Understanding how best to use the pill, and which type is best for you, will help ensure that you are comfortable with this method of contraception. Understand how best to use the pill with our definitive guide.
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What are the types of contraceptive pills?03
How to take the contraceptive pill04
When can I start taking the contraceptive pill?05
Common worries about the contraceptive pill06
Who can use the contraceptive pill?07
What are the benefits of the contraceptive pill?08
What are the disadvantages of the pill?09
The contraceptive pill and periods10
Coming off the contraceptive pill11
Get same day treatment with Medicspot12
About the authors
How effective are contraceptive pills?
With perfect use, the contraceptive pill can be up to 99.9% effective. This means that less than 1 in every 100 women will get pregnant when taking the pill correctly each year. With typical use, however, the contraceptive pill is around 91% effective. This means that around 9 in every 100 women will get pregnant when using the pill each year.
Where can I get the contraceptive pill?
If you’re wondering how to get contraceptive pills, both the combined pill and progestogen-only pill are available for free from sexual health clinics, GUM clinics, community contraception clinics, most GP surgeries, and some young people’s surgeries.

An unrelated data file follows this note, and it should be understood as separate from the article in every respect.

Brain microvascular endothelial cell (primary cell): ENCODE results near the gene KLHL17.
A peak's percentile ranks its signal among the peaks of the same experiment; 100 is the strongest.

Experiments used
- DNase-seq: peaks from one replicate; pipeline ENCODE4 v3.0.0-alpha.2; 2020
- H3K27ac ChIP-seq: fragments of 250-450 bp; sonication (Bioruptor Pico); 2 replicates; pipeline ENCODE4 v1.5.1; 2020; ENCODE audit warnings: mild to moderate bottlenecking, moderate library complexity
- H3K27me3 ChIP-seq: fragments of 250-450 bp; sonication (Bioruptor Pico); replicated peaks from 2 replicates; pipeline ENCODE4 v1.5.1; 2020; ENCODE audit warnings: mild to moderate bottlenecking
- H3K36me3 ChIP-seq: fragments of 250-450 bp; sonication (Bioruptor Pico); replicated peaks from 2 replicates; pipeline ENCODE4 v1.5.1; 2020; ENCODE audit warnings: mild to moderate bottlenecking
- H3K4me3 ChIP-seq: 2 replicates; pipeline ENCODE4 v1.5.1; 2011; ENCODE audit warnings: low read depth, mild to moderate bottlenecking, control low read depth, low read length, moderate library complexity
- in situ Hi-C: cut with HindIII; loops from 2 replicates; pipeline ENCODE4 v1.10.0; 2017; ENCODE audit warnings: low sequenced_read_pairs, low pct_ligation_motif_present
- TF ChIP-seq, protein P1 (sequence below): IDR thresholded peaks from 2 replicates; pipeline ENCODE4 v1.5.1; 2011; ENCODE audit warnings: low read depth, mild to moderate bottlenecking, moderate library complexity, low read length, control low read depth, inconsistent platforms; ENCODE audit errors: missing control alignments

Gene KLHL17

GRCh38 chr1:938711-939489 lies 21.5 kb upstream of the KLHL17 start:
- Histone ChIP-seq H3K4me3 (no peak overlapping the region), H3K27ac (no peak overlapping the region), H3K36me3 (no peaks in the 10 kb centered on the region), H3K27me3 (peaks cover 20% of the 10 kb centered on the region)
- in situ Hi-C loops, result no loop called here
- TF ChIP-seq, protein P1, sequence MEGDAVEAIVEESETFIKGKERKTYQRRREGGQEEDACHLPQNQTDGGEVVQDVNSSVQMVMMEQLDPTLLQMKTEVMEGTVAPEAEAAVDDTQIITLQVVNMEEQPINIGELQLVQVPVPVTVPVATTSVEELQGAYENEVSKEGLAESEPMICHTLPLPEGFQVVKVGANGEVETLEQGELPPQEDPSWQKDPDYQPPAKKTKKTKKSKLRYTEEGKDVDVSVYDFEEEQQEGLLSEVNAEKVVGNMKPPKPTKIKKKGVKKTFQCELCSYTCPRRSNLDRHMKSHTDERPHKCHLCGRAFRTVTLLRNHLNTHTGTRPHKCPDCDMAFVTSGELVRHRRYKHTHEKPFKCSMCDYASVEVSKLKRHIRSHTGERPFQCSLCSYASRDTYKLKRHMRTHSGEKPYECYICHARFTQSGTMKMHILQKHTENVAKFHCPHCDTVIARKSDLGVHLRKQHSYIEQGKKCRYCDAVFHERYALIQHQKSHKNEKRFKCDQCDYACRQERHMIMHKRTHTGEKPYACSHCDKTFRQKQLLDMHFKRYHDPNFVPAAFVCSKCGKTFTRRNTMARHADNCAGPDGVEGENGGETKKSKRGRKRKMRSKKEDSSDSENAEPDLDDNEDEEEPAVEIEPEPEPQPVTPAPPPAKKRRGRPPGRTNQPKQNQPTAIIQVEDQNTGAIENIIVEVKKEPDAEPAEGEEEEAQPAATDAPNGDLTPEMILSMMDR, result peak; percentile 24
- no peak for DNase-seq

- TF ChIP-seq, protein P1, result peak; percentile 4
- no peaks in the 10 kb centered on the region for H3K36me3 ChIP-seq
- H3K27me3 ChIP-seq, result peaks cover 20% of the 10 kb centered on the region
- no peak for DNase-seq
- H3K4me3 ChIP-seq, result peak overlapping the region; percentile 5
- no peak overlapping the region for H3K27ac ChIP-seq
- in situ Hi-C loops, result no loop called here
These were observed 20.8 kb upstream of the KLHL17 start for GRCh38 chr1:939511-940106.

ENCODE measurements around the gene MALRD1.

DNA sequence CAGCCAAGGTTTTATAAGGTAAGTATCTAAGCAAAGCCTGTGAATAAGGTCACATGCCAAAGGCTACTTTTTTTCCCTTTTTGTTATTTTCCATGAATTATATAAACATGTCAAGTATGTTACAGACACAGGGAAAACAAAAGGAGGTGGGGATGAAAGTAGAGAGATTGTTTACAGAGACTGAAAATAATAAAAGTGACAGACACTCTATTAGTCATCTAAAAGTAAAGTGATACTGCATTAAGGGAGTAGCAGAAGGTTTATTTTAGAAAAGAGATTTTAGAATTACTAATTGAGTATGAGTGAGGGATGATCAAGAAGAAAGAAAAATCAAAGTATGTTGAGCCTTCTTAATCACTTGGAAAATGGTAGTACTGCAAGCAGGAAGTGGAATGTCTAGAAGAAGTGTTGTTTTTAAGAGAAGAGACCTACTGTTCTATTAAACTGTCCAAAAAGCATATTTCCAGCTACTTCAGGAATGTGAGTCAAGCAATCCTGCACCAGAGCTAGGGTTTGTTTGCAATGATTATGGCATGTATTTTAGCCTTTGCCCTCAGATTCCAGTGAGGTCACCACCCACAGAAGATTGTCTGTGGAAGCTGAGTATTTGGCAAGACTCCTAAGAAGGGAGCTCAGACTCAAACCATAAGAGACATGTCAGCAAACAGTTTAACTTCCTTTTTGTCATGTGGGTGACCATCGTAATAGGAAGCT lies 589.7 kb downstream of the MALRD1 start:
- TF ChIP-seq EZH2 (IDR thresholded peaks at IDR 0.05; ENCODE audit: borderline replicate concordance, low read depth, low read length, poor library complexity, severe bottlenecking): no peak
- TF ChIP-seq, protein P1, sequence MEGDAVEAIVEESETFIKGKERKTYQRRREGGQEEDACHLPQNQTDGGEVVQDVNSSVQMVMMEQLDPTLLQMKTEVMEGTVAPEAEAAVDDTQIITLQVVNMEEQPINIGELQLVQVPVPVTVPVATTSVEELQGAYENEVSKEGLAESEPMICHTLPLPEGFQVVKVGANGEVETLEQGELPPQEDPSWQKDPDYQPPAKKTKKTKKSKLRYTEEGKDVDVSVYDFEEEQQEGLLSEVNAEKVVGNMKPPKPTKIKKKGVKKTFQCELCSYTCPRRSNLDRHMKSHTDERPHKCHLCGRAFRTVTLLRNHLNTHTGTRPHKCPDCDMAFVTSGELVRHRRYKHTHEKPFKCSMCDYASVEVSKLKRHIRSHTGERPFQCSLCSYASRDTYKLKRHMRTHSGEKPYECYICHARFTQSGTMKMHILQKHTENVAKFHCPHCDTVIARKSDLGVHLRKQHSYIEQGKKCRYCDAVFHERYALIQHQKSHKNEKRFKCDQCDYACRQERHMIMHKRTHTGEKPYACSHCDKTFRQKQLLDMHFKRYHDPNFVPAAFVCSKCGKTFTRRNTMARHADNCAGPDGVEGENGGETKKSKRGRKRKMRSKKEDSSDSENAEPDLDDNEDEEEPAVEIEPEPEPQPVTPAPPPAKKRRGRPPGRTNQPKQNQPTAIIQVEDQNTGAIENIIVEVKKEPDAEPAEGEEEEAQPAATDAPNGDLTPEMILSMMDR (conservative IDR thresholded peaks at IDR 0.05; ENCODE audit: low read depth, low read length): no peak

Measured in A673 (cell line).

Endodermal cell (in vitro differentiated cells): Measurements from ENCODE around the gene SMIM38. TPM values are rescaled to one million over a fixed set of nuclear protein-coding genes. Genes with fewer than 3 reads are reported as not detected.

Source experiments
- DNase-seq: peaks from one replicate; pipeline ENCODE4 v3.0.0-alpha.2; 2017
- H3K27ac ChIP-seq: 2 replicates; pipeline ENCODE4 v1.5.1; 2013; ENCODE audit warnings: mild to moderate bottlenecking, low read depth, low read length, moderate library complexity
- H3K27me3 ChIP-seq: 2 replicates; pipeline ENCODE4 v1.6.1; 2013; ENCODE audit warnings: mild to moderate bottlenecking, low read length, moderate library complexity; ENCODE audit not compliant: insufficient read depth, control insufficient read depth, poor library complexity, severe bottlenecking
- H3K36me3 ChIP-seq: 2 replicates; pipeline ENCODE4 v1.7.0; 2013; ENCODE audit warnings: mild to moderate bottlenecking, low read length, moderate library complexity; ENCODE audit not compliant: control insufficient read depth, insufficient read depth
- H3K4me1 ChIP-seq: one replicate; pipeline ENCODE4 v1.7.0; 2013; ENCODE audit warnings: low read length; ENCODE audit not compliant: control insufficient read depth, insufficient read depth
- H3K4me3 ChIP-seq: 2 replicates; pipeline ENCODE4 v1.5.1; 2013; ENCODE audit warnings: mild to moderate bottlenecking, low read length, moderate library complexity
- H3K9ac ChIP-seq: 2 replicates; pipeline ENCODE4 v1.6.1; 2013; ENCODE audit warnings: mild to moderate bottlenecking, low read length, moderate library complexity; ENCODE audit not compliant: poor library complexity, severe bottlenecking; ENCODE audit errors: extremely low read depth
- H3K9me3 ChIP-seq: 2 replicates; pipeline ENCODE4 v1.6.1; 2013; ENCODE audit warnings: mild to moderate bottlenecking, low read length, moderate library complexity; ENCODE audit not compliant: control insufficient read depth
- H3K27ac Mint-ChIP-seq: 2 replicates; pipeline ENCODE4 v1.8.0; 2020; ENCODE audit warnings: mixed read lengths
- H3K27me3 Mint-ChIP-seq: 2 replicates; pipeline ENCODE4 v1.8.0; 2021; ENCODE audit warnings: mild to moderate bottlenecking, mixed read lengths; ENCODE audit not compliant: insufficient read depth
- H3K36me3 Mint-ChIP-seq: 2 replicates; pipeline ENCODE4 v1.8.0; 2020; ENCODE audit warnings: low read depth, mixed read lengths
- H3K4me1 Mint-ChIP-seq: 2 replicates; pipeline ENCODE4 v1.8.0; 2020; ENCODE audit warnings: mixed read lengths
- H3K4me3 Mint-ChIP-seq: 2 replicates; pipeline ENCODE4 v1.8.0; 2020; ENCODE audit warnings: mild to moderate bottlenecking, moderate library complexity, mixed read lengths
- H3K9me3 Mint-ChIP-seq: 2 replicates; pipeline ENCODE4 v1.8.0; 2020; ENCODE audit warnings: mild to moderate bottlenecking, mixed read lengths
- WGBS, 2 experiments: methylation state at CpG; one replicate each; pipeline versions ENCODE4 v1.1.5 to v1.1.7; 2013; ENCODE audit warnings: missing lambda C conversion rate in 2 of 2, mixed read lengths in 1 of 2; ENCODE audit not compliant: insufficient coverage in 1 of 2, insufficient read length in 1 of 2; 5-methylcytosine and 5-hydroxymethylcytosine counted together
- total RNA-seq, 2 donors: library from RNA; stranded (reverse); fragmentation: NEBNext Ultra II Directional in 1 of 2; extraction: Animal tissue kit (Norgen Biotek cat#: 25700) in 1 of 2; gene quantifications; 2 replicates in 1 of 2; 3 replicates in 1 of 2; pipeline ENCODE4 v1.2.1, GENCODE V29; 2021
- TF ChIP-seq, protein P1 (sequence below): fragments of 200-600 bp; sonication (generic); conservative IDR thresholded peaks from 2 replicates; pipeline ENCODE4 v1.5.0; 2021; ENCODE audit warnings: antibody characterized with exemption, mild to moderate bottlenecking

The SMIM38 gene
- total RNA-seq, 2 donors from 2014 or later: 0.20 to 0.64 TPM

What are the types of contraceptive pills?
The contraceptive pill is available in two main types: the combined pill, commonly known as ‘the pill’ and the progestogen-only pill (POP), commonly known as the mini pill.
The combined pill contains the hormones oestrogen and progestogen. Most pills are taken in a cycle of every day for three weeks and then stopping for a week. There are some combined pills that can be taken every day. The progestogen-only pill contains only progestogen and is taken every day.
The combined pill is not suitable for everyone. Speak with a doctor so they can assess what type of contraceptive pill is right for you.
This chapter covers
- How do contraceptive pills work?
- What are monophasic 21-day pills?
- What are phasic 21-day pills?
- What are every day (ED) pills and extended-cycle pills?
- What are progestogen-only pills?
How do contraceptive pills work?
The combined pill contains artificial versions of the female hormones oestrogen and progesterone, which women produce naturally. The pill stops your ovaries from releasing an egg, as well as thickening your cervical mucus to help prevent sperm from joining the egg. They also prevent the lining of your womb from thickening so a fertilised egg would not be able to implant into it.
POPs only contain progestogen, and so only thicken the mucus in the cervix to prevent sperm from reaching the egg. Some specific POPs, however, can also prevent ovulation in some women.
What are monophasic 21-day pills?
Monophasic 21-day pills are the most common type of combined pill. Each pill has the same amount of hormones. You take one pill each day for 21 days and then take no pills for the next seven days. Examples include Cilest, Marvelon, Yasmine and Microgynon.
What are phasic 21-day pills?
Phasic 21-day pills contain two or three sections of different coloured pills per pack, with each section containing a different amount of hormones. You should take one each day for 21 days and then no pills for the next seven days. Phasic 21-day pills need to be taken in the right order, with an example being Logynon.